Passive strategies can be proactive, institutional investors told.
Actively engaging through passive portfolios, detailed risk profiling and use of voting powers were just some of the suggestions given by panellists to institutional investors looking to better address environmental risks at Climate Investment Coalition event, held virtually at last week’s Climate Week NYC 2020.
Selwin Hart, Special Adviser to the Secretary-General on Climate Action and Assistant Secretary-General to the Climate Action Team, United Nations, had five suggestions for asset owners and asset managers alike.
“First, clear action will ensure investors do not ignore physical and transition risks and that they only proceed to investments that have already accounted for these risks. Second, [investors should] take a more active role with their passive portfolios, revise indices in which they invest in, to take into account transition risk and alignment with net zero. Third, they should use do no-harm tests to ensure that investments will indeed contribute to climate objectives,” he said.
For his fourth point, Hart encouraged investors to join multi-actor and multi-stakeholder initiatives taking concrete measures towards net zero through the Climate Investment Coalition or the UN’s Net-Zero Asset Owner Alliance. Finally, investors should look to use the influence on company boards and managers afforded by their shareholdings. “We need asset owners and asset managers to use their voting power in the companies that they invest in and use it to accelerate plans,” said Hart.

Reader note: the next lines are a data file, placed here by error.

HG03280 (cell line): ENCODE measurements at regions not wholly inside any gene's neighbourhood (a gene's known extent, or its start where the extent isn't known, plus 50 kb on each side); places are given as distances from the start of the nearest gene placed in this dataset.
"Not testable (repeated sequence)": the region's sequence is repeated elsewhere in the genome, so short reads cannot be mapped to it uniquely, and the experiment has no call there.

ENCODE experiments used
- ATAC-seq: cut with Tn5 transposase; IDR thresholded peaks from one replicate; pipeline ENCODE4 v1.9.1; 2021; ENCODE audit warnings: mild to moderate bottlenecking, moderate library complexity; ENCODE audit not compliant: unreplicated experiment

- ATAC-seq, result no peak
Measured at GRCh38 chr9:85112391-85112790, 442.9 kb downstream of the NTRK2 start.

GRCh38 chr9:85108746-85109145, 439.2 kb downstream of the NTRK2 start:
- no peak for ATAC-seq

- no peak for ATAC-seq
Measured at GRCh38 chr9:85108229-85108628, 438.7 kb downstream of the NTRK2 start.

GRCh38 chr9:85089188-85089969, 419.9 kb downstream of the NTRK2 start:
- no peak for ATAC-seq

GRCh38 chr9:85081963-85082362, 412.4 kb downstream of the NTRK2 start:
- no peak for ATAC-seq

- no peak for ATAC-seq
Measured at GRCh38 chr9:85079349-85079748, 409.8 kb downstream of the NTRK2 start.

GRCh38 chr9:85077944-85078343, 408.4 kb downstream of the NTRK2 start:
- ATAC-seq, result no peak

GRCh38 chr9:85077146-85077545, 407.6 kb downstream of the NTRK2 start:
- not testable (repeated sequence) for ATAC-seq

Long-term investors also need to take account of asset risk profiles at every stage of the investment process to help accelerate the transition to a low-carbon economy, panellists suggested.
“A lot of private capital is necessary to finance this energy transition, so a critical focus on the risk questions that private investors will be asking, will help in putting the right policy frameworks in place to support the transition,” said Teresa O’Flynn, Managing Director, Global Head of Sustainable Investing, BlackRock Alternatives Investors.
The New York State Common Retirement Fund, with a goal of US$20 billion, has now set its priority on allocating more money to sustainable investments and climate solutions. State Comptroller Thomas DiNapoli said the fund took a highly proactive approach, through its passive investment strategies.
“We see great opportunities with the emerging low-carbon economy. With the companies we have invested in, particularly with our passive investing, we have a very aggressive engagement programme – we press them with shareholder resolutions and votes on board of directors to make sure they are disclosing GHG emissions. We ensure they have business plans that seek to reduce their carbon footprint, and I do think this role of engagement should not be minimised,” he said.